384 F2d 873 Parker v. State of Maryland
384 F.2d 873
Ray Elbert PARKER, Appellant,
STATE OF MARYLAND, Attorney General of Maryland, Maryland
State Board ofEducation, National Education Association of
the United States, Maryland StateTeachers' Association and
Prince George's County Teachers' Association, Appellees.
United States Court of Appeals Fourth Circuit.
Argued June 21, 1967.
Decided Oct. 4, 1967.
Ray Elbert Parker, pro se.
Alan M. Wilner, Asst. Atty. Gen., Maryland, for appellees State of Maryland, and others and Walter S. Levin, Baltimore, Md., for appellees Maryland State Teachers' Assn. and Prince George's County Teachers' Assn. (Francis B. Burch, Atty. Gen., Maryland, and J. Cookman Boyd, Jr., Baltimore, Md., on brief).
Hershel Shanks, Washington, D.C., for appellee National Education Assn. of the United States, (William B. Beebe, and Glassie & Molloy, Washington, D.C., on brief).
Before SOBELOFF, BRYAN and WINTER, Circuit Judges.
This is an appeal from an order of the District Court dismissing plaintiff's complaint, which he denominated one 'to review administrative action, for reinstatement, for back pay and damages, for injunction, and for declaratory judgment.' He sought $10,000,000 damages, a judgment that the Public School Laws of Maryland providing for probationary or non-tenure teachers are unconstitutional, and an injunction prohibiting defendants from issuing information derogatory to the plaintiff. Named as defendants are the State of Maryland, the Attorney General of Maryland, the Maryland State Board of Education, the National Education Association, the Maryland State Teachers' Association, and the Prince George's County Teachers' Association.
The plaintiff, Ray Elbert Parker, a probationary public school teacher of psychology at the Northwestern Senior High School in Prince George's County, had previously brought an action against the County Board of Education, challenging their termination of his contract of employment. Parker v. Bd. of Educ., 237 F.Supp. 222 (D.Md.), aff'd per curiam, 348 F.2d 464 (4th Cir. 1965), cert. denied, 382 U.S. 1030, 86 S.Ct. 653, 15 L.Ed.2d 543 (1966). There, as in the present action, he alleged that on March 15, 1963, he was informed by the principal of Northwestern that a parent had objected to Parker's assigning to his class the book entitled Brave New World by Aldous Huxley, and had demanded that the plaintiff be removed for the school. On March 26, according to plaintiff, he was advised by the principal, in the presence of members of the County Board of Education, that because of the parent's complaint, his contract would be terminated at the conclusion of the school year. The plaintiff requested a statement of the charges and a hearing with opportunity to rebut the charges, but the County Board did not respond.
The plaintiff had been employed pursuant to a standard probationary teacher's contract, which provided that either party had the right to terminate the contract at the end of the first or second school year by giving thirty days' notice in writing during the month of June or July.1 The plaintiff's contract was officially terminated by the County Board of Education on July 2, 1963 without a hearing. The plaintiff's contention in both the prior and the present action is that termination of his contract without a hearing is 'arbitrary and capricious and in contravention of his right to free expression under the First Amendment.'
The issue having once been raised and decided,2 considerations of res judicata would prevent us from considering these allegations on a second action against the same party. Plaintiff has brought essentially the same suit seeking the same relief3 but against different defendants: the State of Maryland, the Attorney General of Maryland, the State Board of Education, and three teachers' associations. The County Board of Education is not a defendant here. We need not determine, however, whether to depart from the doctrine of mutuality and hold that regardless of the lack of privity, plaintiff is barred by a plea of res judicata from litigating the same matters in a second suit. The District Court correctly concluded on other grounds that the plaintiff could not maintain his action against any of the present defendants.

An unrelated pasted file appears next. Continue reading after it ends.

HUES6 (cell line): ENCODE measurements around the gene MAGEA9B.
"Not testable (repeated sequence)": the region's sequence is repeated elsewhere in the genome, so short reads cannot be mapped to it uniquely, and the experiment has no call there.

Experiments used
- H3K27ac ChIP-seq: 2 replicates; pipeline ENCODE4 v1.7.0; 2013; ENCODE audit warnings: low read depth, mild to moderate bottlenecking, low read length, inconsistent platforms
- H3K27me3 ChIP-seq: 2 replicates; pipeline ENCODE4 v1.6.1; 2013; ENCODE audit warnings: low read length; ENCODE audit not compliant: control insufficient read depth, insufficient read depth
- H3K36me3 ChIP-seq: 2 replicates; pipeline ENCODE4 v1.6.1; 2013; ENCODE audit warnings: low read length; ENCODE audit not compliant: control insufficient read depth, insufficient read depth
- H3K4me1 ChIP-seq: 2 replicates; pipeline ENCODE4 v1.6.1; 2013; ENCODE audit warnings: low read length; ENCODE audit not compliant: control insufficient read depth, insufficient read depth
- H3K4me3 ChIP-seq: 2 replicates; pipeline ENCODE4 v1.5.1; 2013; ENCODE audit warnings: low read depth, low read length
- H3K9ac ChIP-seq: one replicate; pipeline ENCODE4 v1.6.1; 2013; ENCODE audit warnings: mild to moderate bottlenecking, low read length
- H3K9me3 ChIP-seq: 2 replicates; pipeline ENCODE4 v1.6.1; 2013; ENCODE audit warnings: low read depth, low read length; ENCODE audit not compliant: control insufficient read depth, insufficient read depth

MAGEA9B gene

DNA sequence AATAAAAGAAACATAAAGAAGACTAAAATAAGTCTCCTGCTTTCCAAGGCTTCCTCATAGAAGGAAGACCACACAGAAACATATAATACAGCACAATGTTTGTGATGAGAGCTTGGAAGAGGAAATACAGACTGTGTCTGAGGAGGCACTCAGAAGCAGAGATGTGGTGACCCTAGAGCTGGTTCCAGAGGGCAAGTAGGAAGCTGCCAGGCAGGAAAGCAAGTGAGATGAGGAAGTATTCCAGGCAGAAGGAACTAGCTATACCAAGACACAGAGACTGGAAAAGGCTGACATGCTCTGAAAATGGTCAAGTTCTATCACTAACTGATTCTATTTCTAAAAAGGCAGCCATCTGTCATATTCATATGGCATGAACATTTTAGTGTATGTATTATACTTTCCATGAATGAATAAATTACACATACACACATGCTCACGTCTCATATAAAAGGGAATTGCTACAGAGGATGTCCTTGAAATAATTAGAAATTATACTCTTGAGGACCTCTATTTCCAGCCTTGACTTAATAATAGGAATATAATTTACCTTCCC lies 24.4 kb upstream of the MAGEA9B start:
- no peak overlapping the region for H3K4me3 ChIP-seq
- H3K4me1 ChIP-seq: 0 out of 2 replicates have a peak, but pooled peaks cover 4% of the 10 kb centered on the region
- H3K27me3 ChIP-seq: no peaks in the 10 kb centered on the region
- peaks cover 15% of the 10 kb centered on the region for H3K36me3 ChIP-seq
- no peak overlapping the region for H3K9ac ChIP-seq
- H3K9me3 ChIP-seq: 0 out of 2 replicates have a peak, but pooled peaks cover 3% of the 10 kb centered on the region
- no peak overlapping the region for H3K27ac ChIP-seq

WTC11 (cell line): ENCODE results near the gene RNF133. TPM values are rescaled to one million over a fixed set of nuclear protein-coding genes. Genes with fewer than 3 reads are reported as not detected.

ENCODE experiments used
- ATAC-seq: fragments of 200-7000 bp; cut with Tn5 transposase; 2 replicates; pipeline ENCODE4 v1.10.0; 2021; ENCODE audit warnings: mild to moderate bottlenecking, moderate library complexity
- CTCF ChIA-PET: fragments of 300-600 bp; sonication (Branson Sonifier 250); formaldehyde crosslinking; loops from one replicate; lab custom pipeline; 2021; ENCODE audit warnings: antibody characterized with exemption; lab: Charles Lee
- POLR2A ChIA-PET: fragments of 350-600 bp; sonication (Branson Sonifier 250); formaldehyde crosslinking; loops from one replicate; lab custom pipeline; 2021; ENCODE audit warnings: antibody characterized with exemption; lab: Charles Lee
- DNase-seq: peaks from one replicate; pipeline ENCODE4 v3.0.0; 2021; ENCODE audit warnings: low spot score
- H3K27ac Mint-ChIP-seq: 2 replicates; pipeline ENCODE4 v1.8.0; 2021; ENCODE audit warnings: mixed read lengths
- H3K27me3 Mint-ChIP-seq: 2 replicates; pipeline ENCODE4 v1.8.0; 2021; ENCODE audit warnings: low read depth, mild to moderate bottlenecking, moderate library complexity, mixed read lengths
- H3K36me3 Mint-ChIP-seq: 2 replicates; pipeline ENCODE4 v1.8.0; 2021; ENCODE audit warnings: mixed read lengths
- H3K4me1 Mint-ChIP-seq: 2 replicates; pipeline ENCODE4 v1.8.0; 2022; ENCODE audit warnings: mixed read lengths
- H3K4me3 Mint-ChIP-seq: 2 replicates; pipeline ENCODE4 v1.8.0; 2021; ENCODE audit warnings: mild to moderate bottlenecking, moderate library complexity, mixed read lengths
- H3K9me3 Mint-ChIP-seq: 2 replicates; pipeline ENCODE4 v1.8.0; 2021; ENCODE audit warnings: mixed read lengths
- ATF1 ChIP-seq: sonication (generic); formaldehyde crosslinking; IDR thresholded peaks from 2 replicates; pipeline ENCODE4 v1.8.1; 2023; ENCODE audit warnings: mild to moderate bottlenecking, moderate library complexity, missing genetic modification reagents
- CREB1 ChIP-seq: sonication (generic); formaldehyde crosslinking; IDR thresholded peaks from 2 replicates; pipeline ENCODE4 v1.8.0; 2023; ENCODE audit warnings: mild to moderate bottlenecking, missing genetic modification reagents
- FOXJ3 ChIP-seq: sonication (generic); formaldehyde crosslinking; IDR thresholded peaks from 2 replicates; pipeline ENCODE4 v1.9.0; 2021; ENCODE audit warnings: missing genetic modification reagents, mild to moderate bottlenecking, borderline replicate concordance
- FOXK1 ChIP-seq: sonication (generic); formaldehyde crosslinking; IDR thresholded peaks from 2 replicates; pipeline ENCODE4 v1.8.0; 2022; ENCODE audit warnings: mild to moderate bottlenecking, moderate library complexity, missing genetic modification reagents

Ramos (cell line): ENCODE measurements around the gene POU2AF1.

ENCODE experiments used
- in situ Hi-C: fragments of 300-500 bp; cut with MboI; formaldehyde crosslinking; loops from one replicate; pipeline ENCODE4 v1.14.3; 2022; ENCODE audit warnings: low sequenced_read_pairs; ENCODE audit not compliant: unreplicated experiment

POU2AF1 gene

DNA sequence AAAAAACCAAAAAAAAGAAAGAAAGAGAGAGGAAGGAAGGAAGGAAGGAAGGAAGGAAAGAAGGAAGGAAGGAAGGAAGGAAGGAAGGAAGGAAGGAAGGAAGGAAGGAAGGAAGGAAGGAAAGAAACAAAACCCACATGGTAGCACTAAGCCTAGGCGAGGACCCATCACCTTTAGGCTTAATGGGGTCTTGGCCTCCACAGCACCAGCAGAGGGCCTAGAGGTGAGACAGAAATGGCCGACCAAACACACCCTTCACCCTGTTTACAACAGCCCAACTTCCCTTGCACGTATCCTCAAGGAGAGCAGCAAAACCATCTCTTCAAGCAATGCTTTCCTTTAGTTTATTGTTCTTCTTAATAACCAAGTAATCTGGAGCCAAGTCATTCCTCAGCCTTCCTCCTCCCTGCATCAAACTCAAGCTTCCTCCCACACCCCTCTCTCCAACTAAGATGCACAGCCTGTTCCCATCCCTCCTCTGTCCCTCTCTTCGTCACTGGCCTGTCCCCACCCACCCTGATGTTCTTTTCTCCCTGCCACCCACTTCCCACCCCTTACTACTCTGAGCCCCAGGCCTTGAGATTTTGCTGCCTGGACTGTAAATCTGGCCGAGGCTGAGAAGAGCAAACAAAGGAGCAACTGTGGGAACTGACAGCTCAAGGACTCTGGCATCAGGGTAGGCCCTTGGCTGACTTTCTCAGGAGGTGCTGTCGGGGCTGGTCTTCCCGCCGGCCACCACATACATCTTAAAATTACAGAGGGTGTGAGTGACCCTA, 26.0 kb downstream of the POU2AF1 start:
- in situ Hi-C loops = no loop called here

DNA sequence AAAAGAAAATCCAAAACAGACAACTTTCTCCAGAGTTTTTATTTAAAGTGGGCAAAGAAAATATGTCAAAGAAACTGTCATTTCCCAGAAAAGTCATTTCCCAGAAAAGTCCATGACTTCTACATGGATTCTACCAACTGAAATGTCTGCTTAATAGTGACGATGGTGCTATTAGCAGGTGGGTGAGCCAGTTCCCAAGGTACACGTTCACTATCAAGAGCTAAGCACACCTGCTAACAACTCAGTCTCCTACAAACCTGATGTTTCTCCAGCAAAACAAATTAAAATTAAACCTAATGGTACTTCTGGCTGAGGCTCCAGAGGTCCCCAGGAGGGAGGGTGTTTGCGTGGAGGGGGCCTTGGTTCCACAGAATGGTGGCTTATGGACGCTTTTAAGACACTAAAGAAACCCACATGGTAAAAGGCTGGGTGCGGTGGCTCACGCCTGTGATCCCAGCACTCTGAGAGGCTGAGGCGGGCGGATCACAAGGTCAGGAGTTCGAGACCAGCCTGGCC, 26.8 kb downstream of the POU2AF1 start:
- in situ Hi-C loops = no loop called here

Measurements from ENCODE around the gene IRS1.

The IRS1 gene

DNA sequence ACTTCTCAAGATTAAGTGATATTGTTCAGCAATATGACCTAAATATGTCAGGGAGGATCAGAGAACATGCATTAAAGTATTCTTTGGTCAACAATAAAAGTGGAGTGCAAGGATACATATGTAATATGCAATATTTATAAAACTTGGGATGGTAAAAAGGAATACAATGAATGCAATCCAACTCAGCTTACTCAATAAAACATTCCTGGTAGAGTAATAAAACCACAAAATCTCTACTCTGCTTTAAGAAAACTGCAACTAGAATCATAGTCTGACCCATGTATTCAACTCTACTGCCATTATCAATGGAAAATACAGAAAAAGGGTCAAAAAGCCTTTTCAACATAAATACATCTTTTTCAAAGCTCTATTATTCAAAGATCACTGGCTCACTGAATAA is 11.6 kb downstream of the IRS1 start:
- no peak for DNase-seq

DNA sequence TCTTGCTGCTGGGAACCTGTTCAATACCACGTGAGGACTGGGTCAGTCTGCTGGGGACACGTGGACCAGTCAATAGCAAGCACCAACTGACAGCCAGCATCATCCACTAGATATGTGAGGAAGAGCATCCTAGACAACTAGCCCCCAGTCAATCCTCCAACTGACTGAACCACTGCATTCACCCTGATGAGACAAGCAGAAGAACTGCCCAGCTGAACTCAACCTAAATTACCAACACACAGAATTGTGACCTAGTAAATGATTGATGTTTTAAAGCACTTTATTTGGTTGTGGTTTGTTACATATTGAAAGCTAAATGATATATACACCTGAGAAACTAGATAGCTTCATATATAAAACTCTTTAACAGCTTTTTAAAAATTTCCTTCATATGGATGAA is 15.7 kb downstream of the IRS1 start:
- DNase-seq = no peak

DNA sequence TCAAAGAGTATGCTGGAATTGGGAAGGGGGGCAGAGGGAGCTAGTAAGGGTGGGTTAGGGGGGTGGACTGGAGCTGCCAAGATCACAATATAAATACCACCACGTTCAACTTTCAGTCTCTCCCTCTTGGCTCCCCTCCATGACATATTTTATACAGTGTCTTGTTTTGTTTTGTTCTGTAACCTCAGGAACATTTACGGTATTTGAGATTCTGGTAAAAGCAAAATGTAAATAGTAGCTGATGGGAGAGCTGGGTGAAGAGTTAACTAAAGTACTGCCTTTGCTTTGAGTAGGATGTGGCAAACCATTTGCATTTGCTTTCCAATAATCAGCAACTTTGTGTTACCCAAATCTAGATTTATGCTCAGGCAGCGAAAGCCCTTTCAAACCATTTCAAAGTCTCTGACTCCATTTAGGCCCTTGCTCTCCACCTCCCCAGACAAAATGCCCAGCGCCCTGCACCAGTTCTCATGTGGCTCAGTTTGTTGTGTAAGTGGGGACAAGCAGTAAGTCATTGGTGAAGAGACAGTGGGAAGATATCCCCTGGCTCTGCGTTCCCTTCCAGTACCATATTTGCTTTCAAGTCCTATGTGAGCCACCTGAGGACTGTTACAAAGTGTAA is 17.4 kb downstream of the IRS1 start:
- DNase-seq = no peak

With respect to the State of Maryland, the District Court found that the complaint made no allegations that plaintiff's rights have been violated by any act of the State, and that even if there were such allegations, suit would clearly be barred by the doctrine of sovereign immunity and by the Eleventh Amendment, citing Hans v. State of Louisiana, 134 U.S. 1, 10 S.Ct. 504, 33 L.Ed. 842 (1890), which read that amendment as barring a suit by a state's own citizens as well as by citizens of another state. Nor were there any allegations of acts undertaken or threatened by the Attorney General of Maryland under the Public School Laws which would affect plaintiff. Cf. Ex parte Young, 209 U.S. 123, 28 S.Ct. 441, 52 L.Ed. 714 (1908), and Greene v. Louisville & Interurban R.R., 244 U.S. 499, 37 S.Ct. 673, 61 L.Ed. 1280 (1917). There were also no allegations of any actions taken by the State Board of Education which have infringed the plaintiff's rights.
Additionally, the complaint failed to state a claim against the teachers' associations which would entitle the plaintiff to relief. These organizations are not charged with any affirmative acts, but merely with failure to seek repeal of the Maryland laws providing for probationary status for new teachers or to aid the plaintiff in his dispute with the County School Board.
If a teacher is suspended or dismissed for cause at any time during the school year, that teacher, even if probationary, has the right to a hearing and an appeal to the State Superintendent. Md.Code Art. 77, 64 and 102 (1965 Replacement Vol.); Parker v. Bd. of Educ., 237 F.Supp. 222 (D.Md.1965)
In the original action, plaintiff sought $100,000 damages; he now claims $10,000,000